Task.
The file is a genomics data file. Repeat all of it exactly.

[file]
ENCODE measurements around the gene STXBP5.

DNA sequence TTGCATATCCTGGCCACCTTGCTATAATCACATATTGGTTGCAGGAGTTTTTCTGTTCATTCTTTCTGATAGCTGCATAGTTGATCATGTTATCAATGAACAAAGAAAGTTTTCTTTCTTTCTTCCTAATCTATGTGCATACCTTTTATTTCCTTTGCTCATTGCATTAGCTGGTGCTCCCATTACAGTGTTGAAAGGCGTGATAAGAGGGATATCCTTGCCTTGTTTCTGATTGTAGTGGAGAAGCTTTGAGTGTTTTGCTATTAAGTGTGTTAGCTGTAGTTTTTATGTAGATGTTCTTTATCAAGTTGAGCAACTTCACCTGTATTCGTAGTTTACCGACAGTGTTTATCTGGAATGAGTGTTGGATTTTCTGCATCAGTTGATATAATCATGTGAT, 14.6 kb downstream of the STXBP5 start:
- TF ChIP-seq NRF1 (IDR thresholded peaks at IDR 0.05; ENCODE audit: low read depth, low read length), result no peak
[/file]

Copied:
ENCODE measurements around the gene STXBP5.

DNA sequence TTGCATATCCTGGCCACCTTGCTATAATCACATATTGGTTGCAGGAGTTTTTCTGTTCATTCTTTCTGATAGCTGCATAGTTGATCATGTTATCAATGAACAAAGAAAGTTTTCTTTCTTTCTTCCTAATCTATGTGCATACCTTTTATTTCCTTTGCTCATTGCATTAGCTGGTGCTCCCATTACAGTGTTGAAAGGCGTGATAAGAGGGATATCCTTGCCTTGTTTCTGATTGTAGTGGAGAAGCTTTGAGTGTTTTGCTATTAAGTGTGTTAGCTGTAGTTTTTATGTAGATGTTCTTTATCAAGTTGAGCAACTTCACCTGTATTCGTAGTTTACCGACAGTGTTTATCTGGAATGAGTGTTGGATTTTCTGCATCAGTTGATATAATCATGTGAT, 14.6 kb downstream of the STXBP5 start:
- TF ChIP-seq NRF1 (IDR thresholded peaks at IDR 0.05; ENCODE audit: low read depth, low read length), result no peak